When humans first
began to view Earth from the vantage point of space, a unique terrestrial formation
started to gain fame. Resembling a bulls-eye measuring 40 kilometers across,
the structure stands out in contrast to the backdrop of Africas Maur Adrar
Desert, and it has remained a popular photo opportunity for astronauts observing
The Richat Structure in the Maur Adrar Desert, located in the Western Sahara in Mauritania, is frequently photographed from space. The formation resembles an impact crater, but researchers now say that the famous feature may be the result of magma fluids dissolving sedimentary rocks about 100 million years ago. Image courtesy of USGS EROS Data Center.
Ground observations, however, did not provide a consensus among researchers about the origin of the formation known as the Richat Structure. One hypothesis posited that it resembled an impact crater. Another said the concentric rings were the result of geologic uplift and erosion.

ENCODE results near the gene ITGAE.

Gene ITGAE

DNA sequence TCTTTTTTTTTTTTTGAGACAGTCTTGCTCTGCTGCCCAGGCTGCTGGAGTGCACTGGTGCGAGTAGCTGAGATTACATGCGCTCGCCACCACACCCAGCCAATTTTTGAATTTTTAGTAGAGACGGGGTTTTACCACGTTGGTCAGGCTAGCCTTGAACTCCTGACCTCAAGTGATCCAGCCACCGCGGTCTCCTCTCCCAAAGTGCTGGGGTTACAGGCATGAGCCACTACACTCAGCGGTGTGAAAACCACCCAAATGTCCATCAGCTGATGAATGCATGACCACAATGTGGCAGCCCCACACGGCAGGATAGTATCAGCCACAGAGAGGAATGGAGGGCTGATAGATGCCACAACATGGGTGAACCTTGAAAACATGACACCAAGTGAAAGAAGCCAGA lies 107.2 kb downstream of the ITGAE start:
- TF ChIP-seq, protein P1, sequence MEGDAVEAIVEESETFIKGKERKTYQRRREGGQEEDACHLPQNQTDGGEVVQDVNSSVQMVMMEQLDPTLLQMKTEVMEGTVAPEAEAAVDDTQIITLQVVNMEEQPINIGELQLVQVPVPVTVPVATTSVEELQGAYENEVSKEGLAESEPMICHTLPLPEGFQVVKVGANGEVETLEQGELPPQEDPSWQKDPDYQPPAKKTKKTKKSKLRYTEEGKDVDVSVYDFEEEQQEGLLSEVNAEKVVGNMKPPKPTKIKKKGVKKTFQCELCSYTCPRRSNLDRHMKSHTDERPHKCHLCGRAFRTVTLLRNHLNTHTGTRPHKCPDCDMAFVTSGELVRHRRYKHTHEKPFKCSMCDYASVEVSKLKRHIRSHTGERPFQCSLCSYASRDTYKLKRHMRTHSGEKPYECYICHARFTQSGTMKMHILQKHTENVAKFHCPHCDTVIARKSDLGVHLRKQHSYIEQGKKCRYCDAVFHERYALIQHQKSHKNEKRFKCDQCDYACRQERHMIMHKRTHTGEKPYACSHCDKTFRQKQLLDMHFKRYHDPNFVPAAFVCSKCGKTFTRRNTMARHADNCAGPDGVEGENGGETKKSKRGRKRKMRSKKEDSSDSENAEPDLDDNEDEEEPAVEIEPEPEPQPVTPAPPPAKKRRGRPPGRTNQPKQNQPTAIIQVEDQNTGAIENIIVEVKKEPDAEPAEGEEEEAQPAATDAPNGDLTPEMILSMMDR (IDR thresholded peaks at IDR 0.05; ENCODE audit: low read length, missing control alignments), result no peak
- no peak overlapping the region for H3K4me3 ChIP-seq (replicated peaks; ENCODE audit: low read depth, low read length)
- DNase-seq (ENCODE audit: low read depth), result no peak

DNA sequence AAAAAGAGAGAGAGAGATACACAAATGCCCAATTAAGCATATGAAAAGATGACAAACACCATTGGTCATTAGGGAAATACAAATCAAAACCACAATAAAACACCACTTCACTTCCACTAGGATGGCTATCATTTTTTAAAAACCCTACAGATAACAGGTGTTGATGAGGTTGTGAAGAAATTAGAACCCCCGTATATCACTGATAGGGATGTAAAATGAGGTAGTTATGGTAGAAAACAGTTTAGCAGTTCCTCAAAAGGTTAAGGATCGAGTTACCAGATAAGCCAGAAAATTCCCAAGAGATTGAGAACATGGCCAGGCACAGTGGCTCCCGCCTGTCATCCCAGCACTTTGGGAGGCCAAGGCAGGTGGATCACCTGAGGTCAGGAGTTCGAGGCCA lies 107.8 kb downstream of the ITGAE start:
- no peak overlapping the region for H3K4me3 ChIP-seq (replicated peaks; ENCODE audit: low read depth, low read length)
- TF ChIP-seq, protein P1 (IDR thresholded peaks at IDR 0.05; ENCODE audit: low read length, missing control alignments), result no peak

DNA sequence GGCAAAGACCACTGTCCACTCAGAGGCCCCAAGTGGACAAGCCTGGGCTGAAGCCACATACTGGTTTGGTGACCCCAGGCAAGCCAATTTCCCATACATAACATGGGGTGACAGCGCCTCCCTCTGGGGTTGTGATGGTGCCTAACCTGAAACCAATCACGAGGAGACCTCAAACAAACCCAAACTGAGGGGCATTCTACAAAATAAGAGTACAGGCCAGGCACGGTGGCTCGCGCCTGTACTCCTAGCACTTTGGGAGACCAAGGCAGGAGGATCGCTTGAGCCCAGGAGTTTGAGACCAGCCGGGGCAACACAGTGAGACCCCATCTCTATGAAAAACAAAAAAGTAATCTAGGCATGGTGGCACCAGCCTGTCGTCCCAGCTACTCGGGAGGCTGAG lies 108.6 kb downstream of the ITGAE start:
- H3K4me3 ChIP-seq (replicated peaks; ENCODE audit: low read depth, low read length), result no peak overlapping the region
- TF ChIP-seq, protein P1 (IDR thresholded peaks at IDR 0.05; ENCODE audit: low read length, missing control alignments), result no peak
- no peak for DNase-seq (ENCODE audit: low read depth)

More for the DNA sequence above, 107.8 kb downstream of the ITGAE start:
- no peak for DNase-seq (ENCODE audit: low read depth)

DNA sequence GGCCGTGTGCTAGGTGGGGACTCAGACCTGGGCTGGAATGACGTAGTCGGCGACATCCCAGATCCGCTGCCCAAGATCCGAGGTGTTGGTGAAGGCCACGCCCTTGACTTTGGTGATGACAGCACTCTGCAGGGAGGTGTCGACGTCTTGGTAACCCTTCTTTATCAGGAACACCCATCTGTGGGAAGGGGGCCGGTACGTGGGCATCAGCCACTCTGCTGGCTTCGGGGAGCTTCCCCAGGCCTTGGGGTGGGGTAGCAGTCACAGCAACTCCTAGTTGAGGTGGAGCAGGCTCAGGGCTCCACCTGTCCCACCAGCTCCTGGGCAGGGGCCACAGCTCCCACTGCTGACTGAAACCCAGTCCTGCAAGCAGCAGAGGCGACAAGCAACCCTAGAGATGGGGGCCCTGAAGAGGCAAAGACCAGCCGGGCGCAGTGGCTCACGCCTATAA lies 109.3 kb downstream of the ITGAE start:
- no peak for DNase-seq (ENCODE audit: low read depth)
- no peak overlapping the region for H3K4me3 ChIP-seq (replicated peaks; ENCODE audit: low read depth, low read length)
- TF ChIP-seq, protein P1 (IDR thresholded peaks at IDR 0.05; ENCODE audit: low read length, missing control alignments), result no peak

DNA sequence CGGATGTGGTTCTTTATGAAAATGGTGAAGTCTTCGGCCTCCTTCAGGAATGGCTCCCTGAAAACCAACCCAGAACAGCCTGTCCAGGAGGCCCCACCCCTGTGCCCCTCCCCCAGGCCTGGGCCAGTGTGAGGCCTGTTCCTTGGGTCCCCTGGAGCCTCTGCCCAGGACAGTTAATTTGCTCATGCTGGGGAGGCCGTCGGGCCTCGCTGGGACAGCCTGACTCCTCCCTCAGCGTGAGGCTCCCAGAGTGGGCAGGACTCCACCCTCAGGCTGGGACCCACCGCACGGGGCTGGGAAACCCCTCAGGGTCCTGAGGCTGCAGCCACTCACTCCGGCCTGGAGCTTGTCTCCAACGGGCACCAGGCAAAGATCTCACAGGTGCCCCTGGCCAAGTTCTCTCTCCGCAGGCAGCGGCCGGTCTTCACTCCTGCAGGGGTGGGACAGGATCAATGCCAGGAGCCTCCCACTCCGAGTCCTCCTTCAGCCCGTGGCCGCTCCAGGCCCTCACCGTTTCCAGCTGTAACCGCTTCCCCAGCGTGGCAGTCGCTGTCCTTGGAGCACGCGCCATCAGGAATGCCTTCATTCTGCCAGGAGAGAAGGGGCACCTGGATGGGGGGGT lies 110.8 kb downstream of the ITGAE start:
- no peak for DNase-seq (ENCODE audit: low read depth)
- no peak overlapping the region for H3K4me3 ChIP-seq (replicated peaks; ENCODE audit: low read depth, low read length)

The uncertainty motivated Guillaume Matton, a geologist from the University of Quebec in Montreal, and colleagues to probe for clues beneath the surface. When I first saw the pictures, I was intrigued by the unresolved mystery, Matton says. Now, researchers say that data collected from the expedition provides a more complete explanation for the Richats origin.
As published in the August Geology, Matton combined analyses from new dates of rock types and structural features to craft a model that suggests that about 100 million years ago, magma deep below Earths surface caused a dome-building event. Hot fluids from the magma made their way up through the structure where they dissolved and collapsed the sedimentary rock, leaving behind kilometric-scale fragmented and broken rocks.
According to Matton, the model provides a better understanding of the Richat, but the origin of the magma at depth remains for a future debate. Future studies will focus on tectonic plate motion as a possible source of magma, he says, but getting below the sand poses a formidable challenge.
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